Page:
This flu pandemic killed 650,000
You probably don’t want to read anything more about COVID-19, pandemics or coronavirus safety measures.
But, let’s face it. There really isn’t anything else going on, is there?
So please put up with me another week and let me give you a few random thoughts about living in a COVID-19 Pandemic world.
First off you just might think you have read the story on page 2 about the Spanish Flu Pandemic before. That’s because you have.
As the Editor’s Note notes at the beginning of the story, we originally ran this piece by A.B. Russ, of Blue Earth, in our Jan. 8, 2018 edition. That was because it was the 100th anniversary of the Spanish Flu.
While we had run it just two years ago, we felt the impact of the story would be much more now since we are going through the COVID-19 Pandemic.
I found it interesting to learn the Spanish Flu (also known as H1N1) was responsible for the deaths of 675,000 Americans. Even if the high estimate for deaths from COVID-19 (from the White House on March 31) is reached, that would be 240,000, nowhere near the 650,000 from the flu.
Of course, they didn’t have all the media alerting them to the crisis in 1918 like there is now.
Other disease pandemics have also caused a lot of deaths. There was Yellow Fever that caused 125,000 deaths up until 1900, Asian flu in 1957-58 with 116,000 dead, Avian flu in 1968 accounting for 100,000 deaths.
And, HIV/AIDS has seen 700,000 deaths from 1981 to present day.
The number of cases of COVID-19 in Faribault County remained steady at four. None of the four are hospitalized and there have been no deaths here.
That is a low number and I sure hope and pray it stays like that.
Perhaps that low number is because we have all done a pretty good job of staying home, using social distancing when we are out, having school at a distance with kids all home, and only essential businesses open.
Although, I have to admit, I have not seen a lot of folks using masks in Blue Earth. But, I have seen where folks stay away from each other when seeing each other in a store or other public place.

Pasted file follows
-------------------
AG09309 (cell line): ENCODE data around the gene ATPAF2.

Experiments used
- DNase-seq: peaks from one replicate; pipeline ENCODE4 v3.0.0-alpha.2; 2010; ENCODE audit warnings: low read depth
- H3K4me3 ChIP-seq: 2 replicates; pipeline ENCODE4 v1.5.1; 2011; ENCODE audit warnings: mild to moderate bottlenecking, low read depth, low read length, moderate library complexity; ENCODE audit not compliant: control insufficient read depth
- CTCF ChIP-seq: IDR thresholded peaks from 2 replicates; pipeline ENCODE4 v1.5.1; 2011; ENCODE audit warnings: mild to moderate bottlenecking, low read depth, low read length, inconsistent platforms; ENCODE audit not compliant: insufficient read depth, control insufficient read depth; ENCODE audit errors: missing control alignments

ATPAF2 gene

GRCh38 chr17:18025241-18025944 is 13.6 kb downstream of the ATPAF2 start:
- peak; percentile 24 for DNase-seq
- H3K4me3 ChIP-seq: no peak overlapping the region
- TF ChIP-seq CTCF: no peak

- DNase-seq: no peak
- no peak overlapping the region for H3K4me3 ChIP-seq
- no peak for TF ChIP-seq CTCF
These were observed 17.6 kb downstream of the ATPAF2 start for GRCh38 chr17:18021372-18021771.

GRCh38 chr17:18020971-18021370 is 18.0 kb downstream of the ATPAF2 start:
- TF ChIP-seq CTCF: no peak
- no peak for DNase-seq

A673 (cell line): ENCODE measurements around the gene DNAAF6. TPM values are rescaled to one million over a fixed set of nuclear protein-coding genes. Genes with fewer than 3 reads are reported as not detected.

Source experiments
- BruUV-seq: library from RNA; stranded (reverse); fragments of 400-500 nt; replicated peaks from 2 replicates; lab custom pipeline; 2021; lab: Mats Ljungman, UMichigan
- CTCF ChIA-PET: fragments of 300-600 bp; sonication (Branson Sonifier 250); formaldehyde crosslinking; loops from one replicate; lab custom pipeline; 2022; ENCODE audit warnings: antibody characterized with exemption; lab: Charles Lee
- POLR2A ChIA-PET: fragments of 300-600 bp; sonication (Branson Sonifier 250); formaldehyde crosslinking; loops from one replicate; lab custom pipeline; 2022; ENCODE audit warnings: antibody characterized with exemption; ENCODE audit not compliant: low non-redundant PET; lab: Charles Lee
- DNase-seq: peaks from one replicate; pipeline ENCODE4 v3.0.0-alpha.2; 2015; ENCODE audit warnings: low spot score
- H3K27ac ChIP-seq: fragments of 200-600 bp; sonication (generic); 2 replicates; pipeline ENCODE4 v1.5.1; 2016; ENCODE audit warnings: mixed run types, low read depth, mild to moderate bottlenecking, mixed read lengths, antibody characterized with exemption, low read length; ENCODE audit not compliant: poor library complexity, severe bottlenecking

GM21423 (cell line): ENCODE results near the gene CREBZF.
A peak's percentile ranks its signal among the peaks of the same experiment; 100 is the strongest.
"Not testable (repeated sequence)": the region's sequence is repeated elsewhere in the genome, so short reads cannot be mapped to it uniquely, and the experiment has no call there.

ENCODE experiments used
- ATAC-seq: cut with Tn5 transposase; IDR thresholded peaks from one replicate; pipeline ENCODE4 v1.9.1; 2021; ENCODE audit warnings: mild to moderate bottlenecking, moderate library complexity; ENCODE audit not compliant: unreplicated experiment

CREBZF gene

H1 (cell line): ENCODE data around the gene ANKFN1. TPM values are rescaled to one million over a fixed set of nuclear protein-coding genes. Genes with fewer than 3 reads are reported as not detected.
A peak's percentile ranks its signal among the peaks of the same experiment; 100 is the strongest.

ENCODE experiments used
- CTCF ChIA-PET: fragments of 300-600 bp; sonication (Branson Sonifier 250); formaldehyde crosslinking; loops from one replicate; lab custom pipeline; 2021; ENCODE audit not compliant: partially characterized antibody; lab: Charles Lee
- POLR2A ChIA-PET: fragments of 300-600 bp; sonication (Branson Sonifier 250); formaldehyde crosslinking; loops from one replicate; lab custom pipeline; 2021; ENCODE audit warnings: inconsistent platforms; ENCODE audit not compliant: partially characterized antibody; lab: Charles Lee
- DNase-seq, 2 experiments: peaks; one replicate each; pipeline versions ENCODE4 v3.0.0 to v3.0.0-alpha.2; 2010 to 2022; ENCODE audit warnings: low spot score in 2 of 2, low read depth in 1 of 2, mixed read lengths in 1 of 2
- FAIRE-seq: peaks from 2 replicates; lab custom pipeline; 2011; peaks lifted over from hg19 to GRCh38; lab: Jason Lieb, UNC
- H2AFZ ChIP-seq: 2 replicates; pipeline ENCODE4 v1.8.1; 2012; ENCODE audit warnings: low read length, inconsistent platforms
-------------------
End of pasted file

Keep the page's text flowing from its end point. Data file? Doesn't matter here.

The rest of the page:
Even while out walking about the town for exercise, people will switch to the opposite side of the street or walking trail and try to keep that six foot minimum distance from anyone they meet.
There are those who don’t, of course. Some still visit others in their homes, or get together for a social occasion. Perhaps they think the threat is over, or they are just plain tired of being stuck at home all the time.
Please don’t do it. It is getting tiresome, I agree. But, we are all trying to do our part to stop this thing. And while it is not so serious here, it sure is in many places in our country.
I have to admit I am a bit surprised that while some meetings are being held by Zoom, Facebook Messenger, Facetime, phone or video conferencing and other social media means, there still are some being held in person.
For instance, the Blue Earth, Winnebago and Wells City Councils.
In Blue Earth, the council, mayor, some staff are present in the council chambers, while members of the media and other staff members are listening in on a conference phone call.
In Winnebago and Wells the council, staff and public are all present, but trying to stay at least six feet apart.
Not sure that is setting a great example. For what it’s worth…just my opinion.
It would be great if this could all be over soon. Everyone is getting tired of it, that is for sure.
But, I doubt that magically it will all go away on May 4 or May 10 and everything will be back to normal. I predict there will be some restrictions lifted, perhaps, but I think it will be a while before groups of more than 10, or things like movie theaters, concerts and sporting events will open back up.
But hang in there. Remember, it is not like the Spanish Flu in 1918. And we must do what we must to keep it from ever getting that bad. Even if that means making some sacrifices.
Don’t you agree?